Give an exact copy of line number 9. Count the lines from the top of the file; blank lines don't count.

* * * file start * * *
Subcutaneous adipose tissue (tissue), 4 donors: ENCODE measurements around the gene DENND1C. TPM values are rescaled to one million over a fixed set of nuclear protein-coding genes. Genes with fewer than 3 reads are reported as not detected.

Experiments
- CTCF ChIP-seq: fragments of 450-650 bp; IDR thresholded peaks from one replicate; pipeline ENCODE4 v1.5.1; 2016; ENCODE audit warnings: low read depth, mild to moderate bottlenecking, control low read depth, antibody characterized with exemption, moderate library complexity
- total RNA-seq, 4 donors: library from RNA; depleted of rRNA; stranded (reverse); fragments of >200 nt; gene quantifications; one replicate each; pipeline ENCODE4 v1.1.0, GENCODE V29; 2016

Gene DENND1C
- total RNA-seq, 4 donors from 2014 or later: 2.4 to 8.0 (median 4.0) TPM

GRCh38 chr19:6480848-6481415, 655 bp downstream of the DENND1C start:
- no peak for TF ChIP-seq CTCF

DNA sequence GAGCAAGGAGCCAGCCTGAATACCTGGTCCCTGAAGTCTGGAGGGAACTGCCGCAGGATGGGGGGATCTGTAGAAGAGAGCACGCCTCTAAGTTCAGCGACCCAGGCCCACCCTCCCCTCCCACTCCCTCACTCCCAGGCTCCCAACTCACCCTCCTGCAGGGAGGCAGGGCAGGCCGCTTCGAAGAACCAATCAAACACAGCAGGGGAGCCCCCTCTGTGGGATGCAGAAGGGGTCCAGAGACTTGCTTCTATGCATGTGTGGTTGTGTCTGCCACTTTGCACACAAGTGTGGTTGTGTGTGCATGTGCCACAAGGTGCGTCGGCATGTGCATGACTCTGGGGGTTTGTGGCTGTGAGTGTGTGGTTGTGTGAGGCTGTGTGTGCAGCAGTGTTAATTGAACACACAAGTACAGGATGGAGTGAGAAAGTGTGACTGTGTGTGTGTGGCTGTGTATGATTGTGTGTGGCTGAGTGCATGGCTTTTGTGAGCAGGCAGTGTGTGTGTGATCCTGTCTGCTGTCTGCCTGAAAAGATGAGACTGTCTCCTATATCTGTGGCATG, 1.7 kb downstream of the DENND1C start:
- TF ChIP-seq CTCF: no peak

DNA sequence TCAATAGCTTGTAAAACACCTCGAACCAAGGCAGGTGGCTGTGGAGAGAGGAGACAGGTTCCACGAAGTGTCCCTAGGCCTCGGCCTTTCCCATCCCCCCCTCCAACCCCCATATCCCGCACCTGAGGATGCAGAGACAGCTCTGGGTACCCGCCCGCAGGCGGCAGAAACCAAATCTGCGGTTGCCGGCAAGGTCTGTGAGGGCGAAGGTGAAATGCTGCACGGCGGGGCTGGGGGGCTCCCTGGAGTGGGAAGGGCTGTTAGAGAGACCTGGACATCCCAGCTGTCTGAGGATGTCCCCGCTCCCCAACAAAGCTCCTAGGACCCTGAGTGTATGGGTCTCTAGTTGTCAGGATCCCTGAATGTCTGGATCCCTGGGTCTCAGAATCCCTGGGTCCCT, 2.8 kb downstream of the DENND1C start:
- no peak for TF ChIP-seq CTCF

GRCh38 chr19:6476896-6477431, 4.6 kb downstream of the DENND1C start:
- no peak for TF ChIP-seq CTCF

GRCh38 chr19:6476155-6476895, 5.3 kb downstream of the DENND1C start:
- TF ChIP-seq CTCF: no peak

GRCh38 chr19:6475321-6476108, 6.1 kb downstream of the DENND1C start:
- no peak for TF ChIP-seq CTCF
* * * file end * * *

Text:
DNA sequence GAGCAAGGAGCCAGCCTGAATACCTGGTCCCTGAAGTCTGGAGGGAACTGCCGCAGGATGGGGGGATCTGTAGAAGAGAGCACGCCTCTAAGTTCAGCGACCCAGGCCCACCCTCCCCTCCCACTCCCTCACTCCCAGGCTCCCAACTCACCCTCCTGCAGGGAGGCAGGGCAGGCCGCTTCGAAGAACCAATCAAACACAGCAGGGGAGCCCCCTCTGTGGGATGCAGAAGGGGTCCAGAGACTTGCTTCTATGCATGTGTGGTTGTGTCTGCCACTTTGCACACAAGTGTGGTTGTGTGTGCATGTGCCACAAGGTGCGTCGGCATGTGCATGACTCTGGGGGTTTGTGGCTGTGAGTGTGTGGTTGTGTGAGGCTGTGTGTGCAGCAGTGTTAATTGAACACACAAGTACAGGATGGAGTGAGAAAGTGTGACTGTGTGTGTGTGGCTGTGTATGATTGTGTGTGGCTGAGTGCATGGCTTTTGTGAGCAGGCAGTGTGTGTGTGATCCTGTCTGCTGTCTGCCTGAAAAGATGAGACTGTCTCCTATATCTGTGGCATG, 1.7 kb downstream of the DENND1C start: